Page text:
All this may have been fine if the film had some atmosphere or fear; some great horror films thrive on randomness.  Unfortunately this has neither and is actually rather dull even if it certainly shouldn’t be with all the stuff going on.  The Mummy rips out a heart, breaks fingers, strangles someone with one of his bandages and seems to teleport, while other folk die in more mysterious ways.  A scene of a woman having her face cut by…something…is obviously supposed to echo a particularly strong scene in Blood From The Mummy’s Tomb, and I’ve just realised that both films share the same actor, a certain Aubrey Morris.  But look out for the scene where a guy has his oven catch fire, runs away from steam emitting out of it and seems to trip over everything in sight before sticking his head through a window, a scene so ineptly executed it just causes laughter, though generally the film takes itself too seriously for such a badly done movie.

The meagre gore is mostly off-screen and the Mummy is mostly relegated to close ups of its hands and mouth, just as well because it looks laughable.  The house where much of the action takes place is a good setting for a horror movie with all its antiques and nooks and crannies, but most of the Egyptian relics look like they were made in about half an hour.  The acting by the younger cast members is Neighbours wooden though Louis Gossett Jr, who despite being top billed doesn’t appear until half way through, overacts with relish, delivering lines like “there are forces here far greater than you would ever understand” like he totally realises what kind of film he’s in.  Unfortunately few others involved in this film seem to, especially the writer/director.  When we get to the climax and it seems to take forever yet hardly any suspense is being created, you have proof that The Legend Of The Mummy is a loser.  What a shame, because at the very least, this should have been fun.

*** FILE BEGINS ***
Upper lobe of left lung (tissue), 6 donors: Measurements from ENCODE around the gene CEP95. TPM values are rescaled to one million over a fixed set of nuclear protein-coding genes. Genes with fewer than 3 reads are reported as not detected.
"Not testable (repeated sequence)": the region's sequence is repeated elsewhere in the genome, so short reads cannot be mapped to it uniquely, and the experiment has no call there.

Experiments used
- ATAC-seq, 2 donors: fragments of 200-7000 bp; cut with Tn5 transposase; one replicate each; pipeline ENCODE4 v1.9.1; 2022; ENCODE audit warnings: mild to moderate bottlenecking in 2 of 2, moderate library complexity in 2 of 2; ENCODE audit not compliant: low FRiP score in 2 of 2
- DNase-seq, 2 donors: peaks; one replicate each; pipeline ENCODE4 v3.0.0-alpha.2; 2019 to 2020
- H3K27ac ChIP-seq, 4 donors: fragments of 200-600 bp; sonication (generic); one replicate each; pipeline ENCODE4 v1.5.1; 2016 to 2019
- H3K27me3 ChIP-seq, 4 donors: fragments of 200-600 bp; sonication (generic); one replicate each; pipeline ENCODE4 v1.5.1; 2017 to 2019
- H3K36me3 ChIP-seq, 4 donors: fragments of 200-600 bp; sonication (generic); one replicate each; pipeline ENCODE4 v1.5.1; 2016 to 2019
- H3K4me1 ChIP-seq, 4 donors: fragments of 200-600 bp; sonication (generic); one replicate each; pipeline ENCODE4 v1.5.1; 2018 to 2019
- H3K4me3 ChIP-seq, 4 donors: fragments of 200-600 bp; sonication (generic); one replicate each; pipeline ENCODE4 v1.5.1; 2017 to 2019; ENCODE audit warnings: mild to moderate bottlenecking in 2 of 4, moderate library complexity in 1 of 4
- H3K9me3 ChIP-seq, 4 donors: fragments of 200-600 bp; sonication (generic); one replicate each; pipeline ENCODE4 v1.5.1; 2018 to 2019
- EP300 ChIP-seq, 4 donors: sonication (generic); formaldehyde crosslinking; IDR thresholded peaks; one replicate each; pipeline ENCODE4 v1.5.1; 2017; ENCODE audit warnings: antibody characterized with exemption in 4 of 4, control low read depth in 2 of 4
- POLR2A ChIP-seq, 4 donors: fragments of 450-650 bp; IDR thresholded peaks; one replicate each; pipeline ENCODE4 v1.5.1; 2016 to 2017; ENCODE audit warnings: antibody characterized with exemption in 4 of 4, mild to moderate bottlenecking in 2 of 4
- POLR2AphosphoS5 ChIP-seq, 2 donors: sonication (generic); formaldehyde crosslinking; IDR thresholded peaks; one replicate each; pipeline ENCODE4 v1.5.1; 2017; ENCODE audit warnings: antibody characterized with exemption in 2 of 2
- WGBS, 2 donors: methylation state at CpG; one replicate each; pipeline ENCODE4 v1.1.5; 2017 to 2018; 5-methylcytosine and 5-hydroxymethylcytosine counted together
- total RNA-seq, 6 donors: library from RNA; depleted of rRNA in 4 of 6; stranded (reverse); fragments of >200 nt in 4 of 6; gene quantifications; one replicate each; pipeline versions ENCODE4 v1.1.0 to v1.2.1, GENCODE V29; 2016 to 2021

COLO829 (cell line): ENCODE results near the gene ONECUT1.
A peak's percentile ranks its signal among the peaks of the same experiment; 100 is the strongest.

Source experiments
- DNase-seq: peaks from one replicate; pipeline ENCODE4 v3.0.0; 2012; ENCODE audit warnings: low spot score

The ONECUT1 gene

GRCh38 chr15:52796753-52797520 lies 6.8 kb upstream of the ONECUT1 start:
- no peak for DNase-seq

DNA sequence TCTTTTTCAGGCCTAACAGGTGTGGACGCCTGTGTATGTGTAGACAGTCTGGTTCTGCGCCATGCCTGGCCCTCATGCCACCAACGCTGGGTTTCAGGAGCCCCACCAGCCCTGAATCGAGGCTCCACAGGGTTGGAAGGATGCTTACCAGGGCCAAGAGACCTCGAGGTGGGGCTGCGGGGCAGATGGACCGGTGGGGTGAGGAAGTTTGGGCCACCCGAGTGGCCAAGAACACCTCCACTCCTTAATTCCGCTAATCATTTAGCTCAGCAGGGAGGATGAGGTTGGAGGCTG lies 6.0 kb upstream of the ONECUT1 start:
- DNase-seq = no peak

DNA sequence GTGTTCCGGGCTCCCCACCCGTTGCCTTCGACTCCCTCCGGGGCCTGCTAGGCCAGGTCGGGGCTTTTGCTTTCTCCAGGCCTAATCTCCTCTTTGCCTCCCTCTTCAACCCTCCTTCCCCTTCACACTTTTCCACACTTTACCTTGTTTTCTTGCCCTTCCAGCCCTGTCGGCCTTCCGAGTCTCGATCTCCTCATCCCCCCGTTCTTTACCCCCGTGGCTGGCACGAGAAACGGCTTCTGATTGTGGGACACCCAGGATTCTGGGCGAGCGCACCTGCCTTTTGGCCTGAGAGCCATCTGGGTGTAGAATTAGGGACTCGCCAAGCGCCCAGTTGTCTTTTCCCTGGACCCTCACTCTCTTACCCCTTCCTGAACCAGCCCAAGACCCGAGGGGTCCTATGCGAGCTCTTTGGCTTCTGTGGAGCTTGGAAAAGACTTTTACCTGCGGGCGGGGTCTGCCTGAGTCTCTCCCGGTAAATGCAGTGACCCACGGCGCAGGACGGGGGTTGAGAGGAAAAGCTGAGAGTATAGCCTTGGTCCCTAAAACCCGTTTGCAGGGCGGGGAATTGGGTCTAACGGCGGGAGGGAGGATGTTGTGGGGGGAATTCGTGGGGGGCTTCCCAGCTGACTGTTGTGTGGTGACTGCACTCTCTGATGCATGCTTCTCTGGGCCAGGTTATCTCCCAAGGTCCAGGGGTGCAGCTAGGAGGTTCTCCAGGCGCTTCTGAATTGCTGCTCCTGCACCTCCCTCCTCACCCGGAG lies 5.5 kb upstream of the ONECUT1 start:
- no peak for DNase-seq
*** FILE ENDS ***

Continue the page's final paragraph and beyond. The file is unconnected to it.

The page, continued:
Rating: ★★★☆☆☆☆☆☆☆

Review of the sequel [yes, there was one!] coming soon….

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About Dr Lenera 1971 Articles
I'm a huge film fan and will watch pretty much any type of film, from Martial Arts to Westerns, from Romances [though I don't really like Romcoms!]] to Historical Epics. Though I most certainly 'have a life', I tend to go to the cinema twice a week! However,ever since I was a kid, sneaking downstairs when my parents had gone to bed to watch old Universal and Hammer horror movies, I've always been especially fascinated by horror, and though I enjoy all types of horror films, those Golden Oldies with people like Boris Karloff and Christopher Lee probably remain my favourites. That's not to say I don't enjoy a bit of blood and gore every now and again though, and am also a huge fan of Italian horror, I just love the style.